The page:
Tory bastion lifts its ban on women

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ONE OF of the last bastions of all-male clubbishness fell last night when the Carlton Club, home of the Conservative Party, voted to admit women for the first time in its 166-year history.

The club only dropped its all-male rule for Baroness Thatcher, who was made an honorary member in 1975 when she became the Tories' first woman leader. However, some in the club regarded her as an "honorary man".

Lesser women were admitted, but have not been allowed full membership until now. The club, founded in 1832, has about 70 female associate members.

It was still regarded as a club for men, sometimes behaving badly, with a cad's corner beneath the sweeping staircase. But its strength was based on its role as the natural watering hole of the male establishment.

It has seen prime ministers come and go, including Churchill, and it was been the scene of some serious Tory plotting, including the backbench revolt which led to the creation of the 1922 Committee.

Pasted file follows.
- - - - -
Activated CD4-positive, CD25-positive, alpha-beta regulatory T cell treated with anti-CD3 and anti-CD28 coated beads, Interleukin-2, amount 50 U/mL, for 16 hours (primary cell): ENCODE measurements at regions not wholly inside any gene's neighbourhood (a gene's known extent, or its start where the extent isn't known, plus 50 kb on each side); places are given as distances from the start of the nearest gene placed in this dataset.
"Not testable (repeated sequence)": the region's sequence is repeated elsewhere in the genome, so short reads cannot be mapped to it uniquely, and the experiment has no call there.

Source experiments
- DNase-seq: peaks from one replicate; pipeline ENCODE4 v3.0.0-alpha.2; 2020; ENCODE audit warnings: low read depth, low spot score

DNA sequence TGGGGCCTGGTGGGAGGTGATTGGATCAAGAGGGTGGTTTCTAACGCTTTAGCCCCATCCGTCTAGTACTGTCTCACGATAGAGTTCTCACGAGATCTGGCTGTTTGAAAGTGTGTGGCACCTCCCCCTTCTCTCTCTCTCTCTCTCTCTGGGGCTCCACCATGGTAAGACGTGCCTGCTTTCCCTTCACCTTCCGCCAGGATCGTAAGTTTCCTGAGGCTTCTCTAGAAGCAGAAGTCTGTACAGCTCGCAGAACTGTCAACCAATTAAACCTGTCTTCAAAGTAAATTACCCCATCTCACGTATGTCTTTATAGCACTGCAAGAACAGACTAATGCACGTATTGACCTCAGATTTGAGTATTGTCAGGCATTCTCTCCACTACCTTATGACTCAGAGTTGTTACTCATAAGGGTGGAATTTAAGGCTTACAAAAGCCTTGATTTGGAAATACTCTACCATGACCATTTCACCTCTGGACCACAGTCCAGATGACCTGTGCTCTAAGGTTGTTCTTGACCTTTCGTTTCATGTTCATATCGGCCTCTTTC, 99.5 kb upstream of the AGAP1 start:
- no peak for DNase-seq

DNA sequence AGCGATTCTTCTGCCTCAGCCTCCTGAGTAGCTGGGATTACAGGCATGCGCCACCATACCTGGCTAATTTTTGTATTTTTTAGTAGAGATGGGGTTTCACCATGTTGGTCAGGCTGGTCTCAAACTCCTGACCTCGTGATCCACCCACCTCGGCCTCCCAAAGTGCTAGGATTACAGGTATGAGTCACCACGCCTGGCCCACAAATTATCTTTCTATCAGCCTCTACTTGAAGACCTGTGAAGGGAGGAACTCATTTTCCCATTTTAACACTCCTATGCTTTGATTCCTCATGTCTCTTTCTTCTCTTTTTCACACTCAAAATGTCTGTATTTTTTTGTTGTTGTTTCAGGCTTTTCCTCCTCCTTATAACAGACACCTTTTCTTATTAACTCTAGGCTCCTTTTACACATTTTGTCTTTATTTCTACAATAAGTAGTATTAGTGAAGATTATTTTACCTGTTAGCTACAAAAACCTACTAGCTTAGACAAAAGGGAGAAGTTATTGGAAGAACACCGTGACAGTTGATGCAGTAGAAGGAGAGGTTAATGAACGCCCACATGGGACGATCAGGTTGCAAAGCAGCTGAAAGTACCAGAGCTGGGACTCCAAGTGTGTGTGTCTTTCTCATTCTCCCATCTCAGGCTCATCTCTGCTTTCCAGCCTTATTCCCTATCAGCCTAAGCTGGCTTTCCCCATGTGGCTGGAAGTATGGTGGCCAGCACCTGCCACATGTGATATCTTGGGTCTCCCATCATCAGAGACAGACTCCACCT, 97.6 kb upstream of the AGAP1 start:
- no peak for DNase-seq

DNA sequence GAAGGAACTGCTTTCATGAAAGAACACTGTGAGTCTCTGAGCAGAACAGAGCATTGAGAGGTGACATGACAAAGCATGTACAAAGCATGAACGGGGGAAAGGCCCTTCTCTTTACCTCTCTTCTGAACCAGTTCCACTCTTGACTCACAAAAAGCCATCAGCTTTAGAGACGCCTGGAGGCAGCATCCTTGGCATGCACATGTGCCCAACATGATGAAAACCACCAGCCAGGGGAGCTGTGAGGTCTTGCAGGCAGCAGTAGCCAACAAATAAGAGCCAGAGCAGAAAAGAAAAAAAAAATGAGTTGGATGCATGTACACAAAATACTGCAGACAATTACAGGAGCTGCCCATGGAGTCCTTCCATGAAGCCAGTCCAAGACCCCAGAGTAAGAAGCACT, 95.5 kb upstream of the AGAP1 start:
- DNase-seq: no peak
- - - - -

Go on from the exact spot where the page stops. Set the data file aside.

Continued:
It was bombed by the IRA in the late 1980s in the belief that a random attack on the Carlton Club would have a fair chance of claiming at least one cabinet minister.

Other clubs in St James's such as the Reform had a more liberal tradition and even allowed women on to the management committees.

The Carlton Club result, counted by the club's auditors, was: for a rule change to admit women - 577 (59.6 per cent); against - 391 (40.4 per cent). The majority in favour was 186 (19.2 per cent). A total of 968 members voted - 62.5 per cent of the membership and the result will be formally reported to the general committee on 24 March when it will consider what steps should be taken.